Ioannis Lianos

is a City Solicitors Educational Trust Lecturer in European Union Law, University College London, Faculty of Laws.

Ioannis Lianos is the City Solicitors’ Educational Trust Lecturer in European Union Law at the Faculty of Laws, University College London (UCL) (since 2004), the Associate Executive Director of the Jevons Institute of Competition Law and Economics at UCL and the co-Director of the Centre for Law and Governance in Europe (UCL).

He was a visiting scholar at the University of California, Berkeley in 2006. Since September 2004, he has been a visiting Professor in competition and intellectual property law at the Centre for International Industrial Property Studies (CEIPI) of the University of Strasbourg. He has also lectured in various areas of European law and competition law at the Robert Schuman University of Strasbourg in France and has held visiting appointments in competition and regulatory law at the University Paul Cézanne (Aix-en Provence/Marseille) and the Centre for European Studies of the Ecole Nationale d’Administration (ENA). Ioannis also has working experience at the European Court of Justice, the Federal Trade Commission (New York office) and is a qualified advocate at the Athens and Paris bars.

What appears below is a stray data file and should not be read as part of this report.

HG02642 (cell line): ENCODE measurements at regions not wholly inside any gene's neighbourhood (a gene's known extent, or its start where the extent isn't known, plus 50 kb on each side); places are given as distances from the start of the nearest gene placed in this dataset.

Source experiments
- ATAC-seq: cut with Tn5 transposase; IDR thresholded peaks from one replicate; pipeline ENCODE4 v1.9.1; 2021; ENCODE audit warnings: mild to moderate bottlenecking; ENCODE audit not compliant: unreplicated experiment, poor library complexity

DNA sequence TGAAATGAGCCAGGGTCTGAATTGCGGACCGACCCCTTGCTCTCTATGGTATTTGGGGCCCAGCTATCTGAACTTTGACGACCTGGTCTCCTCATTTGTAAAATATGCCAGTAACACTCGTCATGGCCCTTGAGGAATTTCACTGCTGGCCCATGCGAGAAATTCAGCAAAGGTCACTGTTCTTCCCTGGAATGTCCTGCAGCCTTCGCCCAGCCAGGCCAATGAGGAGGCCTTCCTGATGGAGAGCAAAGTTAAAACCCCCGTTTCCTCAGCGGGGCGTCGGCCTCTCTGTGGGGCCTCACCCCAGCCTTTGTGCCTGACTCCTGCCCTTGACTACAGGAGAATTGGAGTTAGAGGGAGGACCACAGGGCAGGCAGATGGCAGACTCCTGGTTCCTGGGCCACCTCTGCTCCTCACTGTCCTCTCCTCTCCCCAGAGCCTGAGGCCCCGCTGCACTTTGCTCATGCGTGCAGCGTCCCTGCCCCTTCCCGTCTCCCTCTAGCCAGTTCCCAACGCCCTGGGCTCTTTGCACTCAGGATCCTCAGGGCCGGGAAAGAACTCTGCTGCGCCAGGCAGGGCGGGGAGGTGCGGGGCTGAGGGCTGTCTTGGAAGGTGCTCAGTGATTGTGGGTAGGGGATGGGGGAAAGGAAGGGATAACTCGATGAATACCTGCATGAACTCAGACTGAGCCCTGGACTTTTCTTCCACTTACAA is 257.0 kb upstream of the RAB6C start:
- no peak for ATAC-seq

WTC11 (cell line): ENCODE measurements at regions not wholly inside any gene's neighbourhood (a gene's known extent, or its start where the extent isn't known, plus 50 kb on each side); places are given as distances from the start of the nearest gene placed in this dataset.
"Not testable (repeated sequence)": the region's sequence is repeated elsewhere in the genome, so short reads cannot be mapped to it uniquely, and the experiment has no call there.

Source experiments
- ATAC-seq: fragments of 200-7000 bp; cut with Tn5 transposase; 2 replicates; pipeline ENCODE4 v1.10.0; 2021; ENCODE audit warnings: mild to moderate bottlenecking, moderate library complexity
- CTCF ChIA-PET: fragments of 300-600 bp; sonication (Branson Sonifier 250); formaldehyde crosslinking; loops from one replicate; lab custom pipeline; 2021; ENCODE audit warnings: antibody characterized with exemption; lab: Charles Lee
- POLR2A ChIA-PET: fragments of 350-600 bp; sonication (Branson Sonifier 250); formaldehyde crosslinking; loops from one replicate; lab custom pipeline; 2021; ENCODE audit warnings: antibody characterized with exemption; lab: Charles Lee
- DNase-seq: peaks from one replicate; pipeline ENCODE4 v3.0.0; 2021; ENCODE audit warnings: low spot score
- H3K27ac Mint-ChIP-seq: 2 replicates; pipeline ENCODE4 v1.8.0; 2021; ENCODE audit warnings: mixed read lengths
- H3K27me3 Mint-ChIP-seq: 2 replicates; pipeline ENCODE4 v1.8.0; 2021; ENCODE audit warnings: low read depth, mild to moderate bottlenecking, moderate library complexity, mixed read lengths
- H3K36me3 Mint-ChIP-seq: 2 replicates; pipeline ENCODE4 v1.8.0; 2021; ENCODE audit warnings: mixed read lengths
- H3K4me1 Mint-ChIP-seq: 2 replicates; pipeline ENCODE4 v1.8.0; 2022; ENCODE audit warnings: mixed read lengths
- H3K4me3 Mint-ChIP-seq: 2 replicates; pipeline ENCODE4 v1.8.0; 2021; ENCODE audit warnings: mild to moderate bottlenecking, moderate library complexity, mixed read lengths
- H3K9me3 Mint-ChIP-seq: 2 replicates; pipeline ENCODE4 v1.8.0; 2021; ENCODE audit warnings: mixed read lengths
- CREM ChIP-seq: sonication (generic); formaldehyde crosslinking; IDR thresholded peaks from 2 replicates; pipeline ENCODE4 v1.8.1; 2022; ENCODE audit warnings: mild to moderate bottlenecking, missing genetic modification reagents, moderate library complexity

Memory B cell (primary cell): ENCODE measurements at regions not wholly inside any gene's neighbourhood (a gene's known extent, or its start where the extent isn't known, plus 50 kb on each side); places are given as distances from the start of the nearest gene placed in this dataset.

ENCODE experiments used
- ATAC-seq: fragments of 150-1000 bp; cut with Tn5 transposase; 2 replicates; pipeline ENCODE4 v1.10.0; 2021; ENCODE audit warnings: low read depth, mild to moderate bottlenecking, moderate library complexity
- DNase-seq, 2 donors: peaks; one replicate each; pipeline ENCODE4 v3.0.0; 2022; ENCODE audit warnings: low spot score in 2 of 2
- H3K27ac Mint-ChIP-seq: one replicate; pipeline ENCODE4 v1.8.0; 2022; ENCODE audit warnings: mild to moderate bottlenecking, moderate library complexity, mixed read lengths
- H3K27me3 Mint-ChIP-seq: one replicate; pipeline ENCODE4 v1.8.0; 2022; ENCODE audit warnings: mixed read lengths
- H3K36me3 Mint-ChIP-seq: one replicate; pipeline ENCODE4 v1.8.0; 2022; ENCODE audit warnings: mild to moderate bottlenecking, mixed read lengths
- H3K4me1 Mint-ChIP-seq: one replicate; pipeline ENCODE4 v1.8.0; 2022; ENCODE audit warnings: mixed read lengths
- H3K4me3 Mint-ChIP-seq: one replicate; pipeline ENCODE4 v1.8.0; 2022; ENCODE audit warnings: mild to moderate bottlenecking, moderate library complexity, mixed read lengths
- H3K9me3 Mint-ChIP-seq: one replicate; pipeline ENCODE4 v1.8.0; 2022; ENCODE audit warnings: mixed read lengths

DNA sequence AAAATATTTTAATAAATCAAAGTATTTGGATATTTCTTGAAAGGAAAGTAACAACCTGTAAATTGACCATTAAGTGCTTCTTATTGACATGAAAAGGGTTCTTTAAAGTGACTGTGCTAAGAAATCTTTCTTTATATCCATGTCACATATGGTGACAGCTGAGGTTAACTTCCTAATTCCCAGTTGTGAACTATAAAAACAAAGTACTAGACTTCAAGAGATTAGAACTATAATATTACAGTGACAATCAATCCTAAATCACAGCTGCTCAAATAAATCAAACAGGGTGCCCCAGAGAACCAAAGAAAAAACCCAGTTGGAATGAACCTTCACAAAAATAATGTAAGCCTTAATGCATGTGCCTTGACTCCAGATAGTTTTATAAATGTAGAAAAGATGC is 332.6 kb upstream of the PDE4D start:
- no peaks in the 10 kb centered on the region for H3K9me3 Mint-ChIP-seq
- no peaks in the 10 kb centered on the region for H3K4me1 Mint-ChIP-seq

He is the recipient of numerous academic scholarships and awards, including the Emile Girardeau prize of the French Academy of Social Sciences (Académie des Sciences Morales et Politiques), for his book, published in 2007, on the Transformation of competition law by economic analysis of law (Bruylant/Sakkoulas, XIX+1698 pp). He has also published widely in European law and competition law in the Common Market Law Review, the Journal of Competition Law and Economics, the Tulane Journal of International and Comparative law, the Revue Trimestrielle de droit européen.